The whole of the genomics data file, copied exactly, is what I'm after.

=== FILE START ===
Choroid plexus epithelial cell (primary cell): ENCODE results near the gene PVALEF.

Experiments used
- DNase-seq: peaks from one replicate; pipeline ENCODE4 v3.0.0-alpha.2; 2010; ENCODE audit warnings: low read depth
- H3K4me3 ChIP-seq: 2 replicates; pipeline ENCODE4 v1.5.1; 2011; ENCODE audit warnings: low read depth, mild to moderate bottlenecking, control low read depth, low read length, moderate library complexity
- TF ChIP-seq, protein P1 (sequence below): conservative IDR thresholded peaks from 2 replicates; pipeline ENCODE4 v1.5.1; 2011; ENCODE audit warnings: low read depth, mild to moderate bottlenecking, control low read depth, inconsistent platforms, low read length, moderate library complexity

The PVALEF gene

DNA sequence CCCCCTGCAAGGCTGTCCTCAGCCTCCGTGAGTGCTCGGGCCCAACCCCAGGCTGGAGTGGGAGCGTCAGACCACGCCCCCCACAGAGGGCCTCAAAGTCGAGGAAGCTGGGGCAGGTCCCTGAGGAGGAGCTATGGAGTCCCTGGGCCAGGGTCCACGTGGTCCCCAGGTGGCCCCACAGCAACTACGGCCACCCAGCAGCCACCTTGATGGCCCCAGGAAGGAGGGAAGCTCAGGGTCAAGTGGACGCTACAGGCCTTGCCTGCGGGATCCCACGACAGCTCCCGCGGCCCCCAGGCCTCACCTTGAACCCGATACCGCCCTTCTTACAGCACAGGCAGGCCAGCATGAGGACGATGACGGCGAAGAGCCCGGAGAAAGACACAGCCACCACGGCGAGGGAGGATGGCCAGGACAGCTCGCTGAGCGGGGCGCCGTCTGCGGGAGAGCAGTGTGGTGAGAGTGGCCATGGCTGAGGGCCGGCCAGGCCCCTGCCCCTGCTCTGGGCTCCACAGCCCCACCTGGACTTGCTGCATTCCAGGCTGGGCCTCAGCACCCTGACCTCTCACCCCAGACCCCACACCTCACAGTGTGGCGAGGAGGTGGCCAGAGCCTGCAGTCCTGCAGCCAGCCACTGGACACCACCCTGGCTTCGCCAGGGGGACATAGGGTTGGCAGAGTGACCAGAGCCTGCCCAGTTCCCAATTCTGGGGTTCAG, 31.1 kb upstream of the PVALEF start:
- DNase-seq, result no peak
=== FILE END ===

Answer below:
Choroid plexus epithelial cell (primary cell): ENCODE results near the gene PVALEF.

Experiments used
- DNase-seq: peaks from one replicate; pipeline ENCODE4 v3.0.0-alpha.2; 2010; ENCODE audit warnings: low read depth
- H3K4me3 ChIP-seq: 2 replicates; pipeline ENCODE4 v1.5.1; 2011; ENCODE audit warnings: low read depth, mild to moderate bottlenecking, control low read depth, low read length, moderate library complexity
- TF ChIP-seq, protein P1 (sequence below): conservative IDR thresholded peaks from 2 replicates; pipeline ENCODE4 v1.5.1; 2011; ENCODE audit warnings: low read depth, mild to moderate bottlenecking, control low read depth, inconsistent platforms, low read length, moderate library complexity

The PVALEF gene

DNA sequence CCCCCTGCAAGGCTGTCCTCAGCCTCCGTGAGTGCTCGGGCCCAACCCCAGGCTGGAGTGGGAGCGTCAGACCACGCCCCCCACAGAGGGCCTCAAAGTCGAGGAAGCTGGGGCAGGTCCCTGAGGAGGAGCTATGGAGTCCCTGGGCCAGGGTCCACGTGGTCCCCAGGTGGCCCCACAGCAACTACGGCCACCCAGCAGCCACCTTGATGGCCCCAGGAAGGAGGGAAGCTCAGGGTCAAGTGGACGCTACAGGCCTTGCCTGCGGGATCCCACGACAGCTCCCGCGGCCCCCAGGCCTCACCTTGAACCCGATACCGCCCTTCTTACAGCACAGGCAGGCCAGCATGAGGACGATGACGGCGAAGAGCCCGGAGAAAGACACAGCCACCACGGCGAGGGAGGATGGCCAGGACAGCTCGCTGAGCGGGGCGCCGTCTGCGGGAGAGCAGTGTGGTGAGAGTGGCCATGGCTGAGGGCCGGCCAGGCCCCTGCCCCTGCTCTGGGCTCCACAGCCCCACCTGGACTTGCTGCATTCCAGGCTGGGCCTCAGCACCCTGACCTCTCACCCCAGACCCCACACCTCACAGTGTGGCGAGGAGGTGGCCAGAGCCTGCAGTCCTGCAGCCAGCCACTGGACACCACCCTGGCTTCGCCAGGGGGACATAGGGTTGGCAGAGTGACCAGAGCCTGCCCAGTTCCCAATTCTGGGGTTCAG, 31.1 kb upstream of the PVALEF start:
- DNase-seq, result no peak